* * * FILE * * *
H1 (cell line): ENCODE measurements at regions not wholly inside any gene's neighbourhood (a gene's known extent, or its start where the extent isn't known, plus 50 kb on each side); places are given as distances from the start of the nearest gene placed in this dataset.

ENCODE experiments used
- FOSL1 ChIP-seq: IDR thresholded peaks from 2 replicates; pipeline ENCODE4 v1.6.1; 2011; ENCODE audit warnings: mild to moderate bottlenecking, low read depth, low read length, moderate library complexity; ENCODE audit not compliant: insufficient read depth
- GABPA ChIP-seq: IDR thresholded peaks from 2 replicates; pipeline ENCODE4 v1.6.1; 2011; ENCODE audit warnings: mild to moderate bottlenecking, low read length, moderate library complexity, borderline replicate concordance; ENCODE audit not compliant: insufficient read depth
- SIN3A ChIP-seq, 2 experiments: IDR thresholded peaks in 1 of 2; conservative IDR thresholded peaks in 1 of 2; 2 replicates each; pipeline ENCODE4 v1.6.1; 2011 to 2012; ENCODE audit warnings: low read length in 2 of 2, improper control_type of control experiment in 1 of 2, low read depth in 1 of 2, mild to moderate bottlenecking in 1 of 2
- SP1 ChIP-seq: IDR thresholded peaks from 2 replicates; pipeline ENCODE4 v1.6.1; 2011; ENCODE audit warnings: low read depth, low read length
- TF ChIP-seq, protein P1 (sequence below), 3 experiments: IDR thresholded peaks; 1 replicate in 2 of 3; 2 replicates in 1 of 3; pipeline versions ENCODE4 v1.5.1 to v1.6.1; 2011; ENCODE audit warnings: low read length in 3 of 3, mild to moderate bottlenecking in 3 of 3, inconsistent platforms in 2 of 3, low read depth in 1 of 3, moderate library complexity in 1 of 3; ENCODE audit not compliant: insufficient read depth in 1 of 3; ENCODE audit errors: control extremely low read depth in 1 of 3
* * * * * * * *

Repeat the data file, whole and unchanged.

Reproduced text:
H1 (cell line): ENCODE measurements at regions not wholly inside any gene's neighbourhood (a gene's known extent, or its start where the extent isn't known, plus 50 kb on each side); places are given as distances from the start of the nearest gene placed in this dataset.

ENCODE experiments used
- FOSL1 ChIP-seq: IDR thresholded peaks from 2 replicates; pipeline ENCODE4 v1.6.1; 2011; ENCODE audit warnings: mild to moderate bottlenecking, low read depth, low read length, moderate library complexity; ENCODE audit not compliant: insufficient read depth
- GABPA ChIP-seq: IDR thresholded peaks from 2 replicates; pipeline ENCODE4 v1.6.1; 2011; ENCODE audit warnings: mild to moderate bottlenecking, low read length, moderate library complexity, borderline replicate concordance; ENCODE audit not compliant: insufficient read depth
- SIN3A ChIP-seq, 2 experiments: IDR thresholded peaks in 1 of 2; conservative IDR thresholded peaks in 1 of 2; 2 replicates each; pipeline ENCODE4 v1.6.1; 2011 to 2012; ENCODE audit warnings: low read length in 2 of 2, improper control_type of control experiment in 1 of 2, low read depth in 1 of 2, mild to moderate bottlenecking in 1 of 2
- SP1 ChIP-seq: IDR thresholded peaks from 2 replicates; pipeline ENCODE4 v1.6.1; 2011; ENCODE audit warnings: low read depth, low read length
- TF ChIP-seq, protein P1 (sequence below), 3 experiments: IDR thresholded peaks; 1 replicate in 2 of 3; 2 replicates in 1 of 3; pipeline versions ENCODE4 v1.5.1 to v1.6.1; 2011; ENCODE audit warnings: low read length in 3 of 3, mild to moderate bottlenecking in 3 of 3, inconsistent platforms in 2 of 3, low read depth in 1 of 3, moderate library complexity in 1 of 3; ENCODE audit not compliant: insufficient read depth in 1 of 3; ENCODE audit errors: control extremely low read depth in 1 of 3